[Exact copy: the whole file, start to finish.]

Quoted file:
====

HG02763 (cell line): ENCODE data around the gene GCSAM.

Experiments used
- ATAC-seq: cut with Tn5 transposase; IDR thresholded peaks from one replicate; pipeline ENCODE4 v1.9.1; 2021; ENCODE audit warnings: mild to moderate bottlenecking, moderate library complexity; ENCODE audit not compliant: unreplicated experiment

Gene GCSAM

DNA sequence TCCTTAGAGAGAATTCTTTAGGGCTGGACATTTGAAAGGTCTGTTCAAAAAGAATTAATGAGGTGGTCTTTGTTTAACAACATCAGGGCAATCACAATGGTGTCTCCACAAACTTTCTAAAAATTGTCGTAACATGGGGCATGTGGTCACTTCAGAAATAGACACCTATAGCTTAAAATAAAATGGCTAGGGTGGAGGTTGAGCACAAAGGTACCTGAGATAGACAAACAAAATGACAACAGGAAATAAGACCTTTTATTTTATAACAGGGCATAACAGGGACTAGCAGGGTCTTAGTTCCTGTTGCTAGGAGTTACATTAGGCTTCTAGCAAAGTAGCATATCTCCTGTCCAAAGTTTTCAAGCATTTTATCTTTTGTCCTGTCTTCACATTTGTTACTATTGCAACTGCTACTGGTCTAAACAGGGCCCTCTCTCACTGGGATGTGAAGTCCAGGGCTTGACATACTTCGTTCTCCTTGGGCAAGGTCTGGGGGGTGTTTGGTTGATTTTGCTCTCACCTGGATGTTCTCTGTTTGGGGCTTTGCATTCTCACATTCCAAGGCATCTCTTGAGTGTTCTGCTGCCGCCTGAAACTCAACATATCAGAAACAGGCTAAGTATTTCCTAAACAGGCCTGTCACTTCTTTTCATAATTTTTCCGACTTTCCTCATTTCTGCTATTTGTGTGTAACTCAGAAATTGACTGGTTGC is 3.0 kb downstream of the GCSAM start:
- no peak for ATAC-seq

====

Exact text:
HG02763 (cell line): ENCODE data around the gene GCSAM.

Experiments used
- ATAC-seq: cut with Tn5 transposase; IDR thresholded peaks from one replicate; pipeline ENCODE4 v1.9.1; 2021; ENCODE audit warnings: mild to moderate bottlenecking, moderate library complexity; ENCODE audit not compliant: unreplicated experiment

Gene GCSAM

DNA sequence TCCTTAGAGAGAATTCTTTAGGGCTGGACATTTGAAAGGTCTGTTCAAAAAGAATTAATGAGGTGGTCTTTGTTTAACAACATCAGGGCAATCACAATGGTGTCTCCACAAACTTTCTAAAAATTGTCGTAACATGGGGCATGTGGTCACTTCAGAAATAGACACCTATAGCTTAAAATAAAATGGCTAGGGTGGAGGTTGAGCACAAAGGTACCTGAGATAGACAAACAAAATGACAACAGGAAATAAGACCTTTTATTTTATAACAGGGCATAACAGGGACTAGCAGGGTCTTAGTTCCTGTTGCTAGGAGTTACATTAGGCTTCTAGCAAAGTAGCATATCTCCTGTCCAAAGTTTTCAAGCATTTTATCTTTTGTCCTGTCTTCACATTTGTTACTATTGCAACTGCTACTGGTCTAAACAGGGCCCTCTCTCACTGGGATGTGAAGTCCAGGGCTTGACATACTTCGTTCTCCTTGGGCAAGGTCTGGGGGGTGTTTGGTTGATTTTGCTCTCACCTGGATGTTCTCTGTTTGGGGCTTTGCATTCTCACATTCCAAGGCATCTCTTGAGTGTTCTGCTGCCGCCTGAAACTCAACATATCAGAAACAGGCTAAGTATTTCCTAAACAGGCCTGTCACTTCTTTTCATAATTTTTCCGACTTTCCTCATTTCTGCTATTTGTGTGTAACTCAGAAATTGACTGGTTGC is 3.0 kb downstream of the GCSAM start:
- no peak for ATAC-seq